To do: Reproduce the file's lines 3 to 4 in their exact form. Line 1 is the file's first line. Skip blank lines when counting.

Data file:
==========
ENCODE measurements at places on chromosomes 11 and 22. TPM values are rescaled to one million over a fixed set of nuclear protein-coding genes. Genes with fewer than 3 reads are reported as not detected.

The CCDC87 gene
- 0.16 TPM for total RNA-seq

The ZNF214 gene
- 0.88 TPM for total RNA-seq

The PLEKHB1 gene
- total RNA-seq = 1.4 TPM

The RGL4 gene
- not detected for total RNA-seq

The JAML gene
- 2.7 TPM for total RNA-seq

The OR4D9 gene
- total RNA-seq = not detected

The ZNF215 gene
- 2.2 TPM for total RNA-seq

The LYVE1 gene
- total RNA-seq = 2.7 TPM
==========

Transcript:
- 0.16 TPM for total RNA-seq

The ZNF214 gene